As a family law firm, we often witness the stress that comes with the holidays for divorced spouses. Those who have moved on to expand their families, creating a blended family, worry that the holidays will be tense.
With creativity and careful planning, a blended family can certainly enjoy their holiday celebrations. In this article, we cover a few tips to make the holidays enjoyable for everyone in the family, new and old.
There are no rules that say you must celebrate a holiday on its official date. For blended families, opting to celebrate on a separate date can relieve holiday stress. In actuality, holidays can be celebrated at any time that is convenient for the individual members, and this is even more important when you have a blended family. Consider dedicating gift exchanges on the day when the most people can be there and be open to a handful of smaller events. These are still great opportunities to connect as a family.
Make New Traditions with the Blended Family
Traditions bring families together to create memories that are cherished over the course of their lifetime. New holiday traditions foster strong bonds, particularly as new family members are getting acquainted. To do this successfully, get everyone involved. Challenge your blended family to establish new traditions for the years to come. This can help to remove some of the stigma associated with previous holiday traditions. This also creates an inclusionary environment for relationships to blossom between stepchildren.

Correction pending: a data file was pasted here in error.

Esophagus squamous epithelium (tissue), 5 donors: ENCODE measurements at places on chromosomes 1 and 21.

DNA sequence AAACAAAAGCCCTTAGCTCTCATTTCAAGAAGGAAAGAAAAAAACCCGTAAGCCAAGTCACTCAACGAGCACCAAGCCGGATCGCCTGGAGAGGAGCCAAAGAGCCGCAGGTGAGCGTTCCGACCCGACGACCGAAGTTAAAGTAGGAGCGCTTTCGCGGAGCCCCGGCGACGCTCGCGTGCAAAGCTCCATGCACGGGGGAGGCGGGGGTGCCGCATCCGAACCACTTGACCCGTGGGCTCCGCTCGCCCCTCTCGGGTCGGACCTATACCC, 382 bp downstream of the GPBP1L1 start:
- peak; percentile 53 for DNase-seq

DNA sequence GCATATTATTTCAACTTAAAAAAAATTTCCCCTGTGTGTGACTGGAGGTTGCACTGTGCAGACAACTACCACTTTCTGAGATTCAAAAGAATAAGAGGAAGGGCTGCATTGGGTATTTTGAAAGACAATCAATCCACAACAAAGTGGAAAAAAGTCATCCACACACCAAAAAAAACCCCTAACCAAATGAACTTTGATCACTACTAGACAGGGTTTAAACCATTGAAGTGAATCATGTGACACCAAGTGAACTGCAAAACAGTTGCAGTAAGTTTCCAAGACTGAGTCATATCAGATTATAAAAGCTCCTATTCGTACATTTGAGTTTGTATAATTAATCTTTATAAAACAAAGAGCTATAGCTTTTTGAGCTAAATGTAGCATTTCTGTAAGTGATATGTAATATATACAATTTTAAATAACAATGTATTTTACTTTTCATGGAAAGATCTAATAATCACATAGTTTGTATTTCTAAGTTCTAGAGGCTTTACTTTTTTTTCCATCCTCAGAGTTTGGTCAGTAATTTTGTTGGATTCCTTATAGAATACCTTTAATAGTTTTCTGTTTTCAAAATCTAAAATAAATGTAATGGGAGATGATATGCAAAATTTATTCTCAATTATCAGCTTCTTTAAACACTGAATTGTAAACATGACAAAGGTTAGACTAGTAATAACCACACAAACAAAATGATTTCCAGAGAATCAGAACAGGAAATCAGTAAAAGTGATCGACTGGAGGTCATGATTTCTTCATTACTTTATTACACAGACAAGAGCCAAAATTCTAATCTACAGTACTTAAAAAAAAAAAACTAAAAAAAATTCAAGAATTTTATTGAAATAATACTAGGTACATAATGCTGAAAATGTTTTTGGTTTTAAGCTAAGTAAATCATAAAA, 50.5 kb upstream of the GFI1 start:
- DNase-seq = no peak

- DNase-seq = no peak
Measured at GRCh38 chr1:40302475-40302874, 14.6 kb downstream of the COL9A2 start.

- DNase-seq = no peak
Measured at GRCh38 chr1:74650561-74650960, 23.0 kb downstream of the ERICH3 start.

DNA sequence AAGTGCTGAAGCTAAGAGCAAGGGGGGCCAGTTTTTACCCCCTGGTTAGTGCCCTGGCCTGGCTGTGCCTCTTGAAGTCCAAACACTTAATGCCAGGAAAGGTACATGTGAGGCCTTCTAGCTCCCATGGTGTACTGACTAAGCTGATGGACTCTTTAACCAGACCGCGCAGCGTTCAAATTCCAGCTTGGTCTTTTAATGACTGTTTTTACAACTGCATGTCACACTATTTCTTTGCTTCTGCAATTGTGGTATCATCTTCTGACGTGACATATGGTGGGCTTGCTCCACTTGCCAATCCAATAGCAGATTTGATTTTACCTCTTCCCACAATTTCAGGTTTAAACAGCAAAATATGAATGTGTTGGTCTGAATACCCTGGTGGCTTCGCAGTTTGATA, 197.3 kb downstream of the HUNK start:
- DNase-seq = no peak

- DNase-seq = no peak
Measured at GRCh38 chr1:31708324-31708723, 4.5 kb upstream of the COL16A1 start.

Encourage Transparency In Your Blended Family
Ensure that everyone in the family, from grandparents to children, feels welcome to express their feelings. Listen without trying to fix problems or interrupting the flow of conversation. Although it is not necessary to agree with everything said, family members will appreciate that they’ve been heard and their feelings have been acknowledged.
Allow space and time for the child whose biological parent is not present at the festivities to express regret, sadness, or guilt. Children often feel disloyal to the missing parent, making them particularly prone to holiday stress. Provide a comforting and open space for the child, or children, to work through these emotions rather than pressuring them to behave in the way that you deem appropriate.
Blended families frequently involve not just the concerns of children but also the needs of stepparents and biological parents as well. Discussing holiday plans with ex-spouses and extended family as early as possible is very important. This way, even if there are initial disagreements, you’ve allowed time to work through the kinks and compromise. Planning ahead also creates a sense of stability for children who’s parents share joint custody.
The Law Office Of Rebecca Medina serves Fresno, Clovis, and Madera, along with surrounding cities in California. Contact us today for your family law needs including divorce, child custody, child support, mediation, spousal support, and judgment modifications.